Native Columbian Julian Adams discusses his role in the production of new film, “The Last Full Measure”
by Warren Hughes
Before the corona virus shutdown, native Columbian Julian Adams sipped on a latte at a coffee shop, relaxing for a while to talk about his role in producing the highly acclaimed Vietnam War movie, “The Last Full Measure.”
If his part in the production were the sum of his accomplishments, it would be a sufficient accolade for most. But in contemporary parlance, he’s a genuine polymath with other extraordinarily broad and varied gifts as an actor, producer, artist, architect, historian and writer.
Yet, if you ask him to choose one word, he says foremost he is a patriot who loves his country. He comes by that naturally as the son of Ambassador Weston Adams and the late Dr. Elizabeth Nelson Adams. There were lively discussions around the dinner table with stories of ancestors’ roles in American conflicts well before the American Revolution as well as debates on current issues with his father’s views in various leadership roles and his mother’s astute observations as published poet and noted artist.
Spending formative years in Africa, when his father was ambassador to Malawi, Adams became close to an embassy attaché, who as a Vietnam veteran, left a lasting impression on him. He would later call on those memories when asked to take part in “The Last Full Measure.” As theaters closed nationally due to the coronavirus, the movie, along with others that recently were on the big screen, have arrived early on digital rental or streaming services for audiences to watch at home via the internet.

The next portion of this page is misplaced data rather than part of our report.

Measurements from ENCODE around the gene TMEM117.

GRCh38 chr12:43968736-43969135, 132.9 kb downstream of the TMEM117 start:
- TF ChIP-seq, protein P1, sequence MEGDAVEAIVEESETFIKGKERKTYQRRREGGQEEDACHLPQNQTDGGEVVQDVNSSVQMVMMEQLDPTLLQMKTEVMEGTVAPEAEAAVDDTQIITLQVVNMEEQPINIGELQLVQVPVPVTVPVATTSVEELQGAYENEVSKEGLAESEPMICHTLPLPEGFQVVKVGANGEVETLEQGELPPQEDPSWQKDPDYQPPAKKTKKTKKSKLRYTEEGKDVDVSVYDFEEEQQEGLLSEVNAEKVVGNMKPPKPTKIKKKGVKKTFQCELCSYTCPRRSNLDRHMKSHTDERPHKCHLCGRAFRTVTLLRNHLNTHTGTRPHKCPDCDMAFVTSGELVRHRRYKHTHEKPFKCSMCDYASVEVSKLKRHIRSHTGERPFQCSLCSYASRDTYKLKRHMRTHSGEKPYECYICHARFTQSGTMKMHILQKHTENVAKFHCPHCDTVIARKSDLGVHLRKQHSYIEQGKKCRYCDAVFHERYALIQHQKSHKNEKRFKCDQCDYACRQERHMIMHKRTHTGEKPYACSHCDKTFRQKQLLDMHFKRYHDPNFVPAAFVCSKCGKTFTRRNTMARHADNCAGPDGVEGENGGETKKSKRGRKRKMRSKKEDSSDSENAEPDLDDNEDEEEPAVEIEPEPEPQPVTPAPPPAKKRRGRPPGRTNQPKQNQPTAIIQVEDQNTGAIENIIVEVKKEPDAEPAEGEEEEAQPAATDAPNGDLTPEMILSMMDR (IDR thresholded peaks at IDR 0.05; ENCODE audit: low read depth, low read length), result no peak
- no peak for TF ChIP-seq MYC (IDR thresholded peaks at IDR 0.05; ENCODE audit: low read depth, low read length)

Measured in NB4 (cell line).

Adams not only produced but also co-starred in the movie telling the heroic story of Air Force Para-rescue jumper William H. Pitsenbarger and the men of Charlie Company in the Battle of Xa Cam My in Vietnam in 1966. Starring Samuel L. Jackson, Ed Harris, William Hurt, Christopher Plummer, Peter Fonda, and Diane Ladd, the movie from Roadside Attractions was written and directed by Todd Robinson.
Adams plays the role of Lt. John Quaid in the horrific battle scene. It shows American soldiers being slaughtered by machine gun fire raining down upon them from the enemy who had strapped themselves into three-story high canopied trees for an aerial ambush on the exposed infantrymen beneath them. Instead of escaping heavy enemy fire in the last helicopter, Pitsenbarger remained behind to help the stranded, outnumbered 1st Infantry Division survive, paying the ultimate price with his own life. Through his heroism, Pitsenbarger, played by Jeremy Irvine. saved some 60 regular soldiers in one of the bloodiest battles of the war.
In his January review in New York’s Observer, prominent film critic Rex Reed said, “It’s rare to see a war film you can truthfully label poignant, but “The Last Full Measure” combines the heart-pounding excitement of “1917” with the urgent, deeply moving emotional honesty of “Saving Private Ryan.”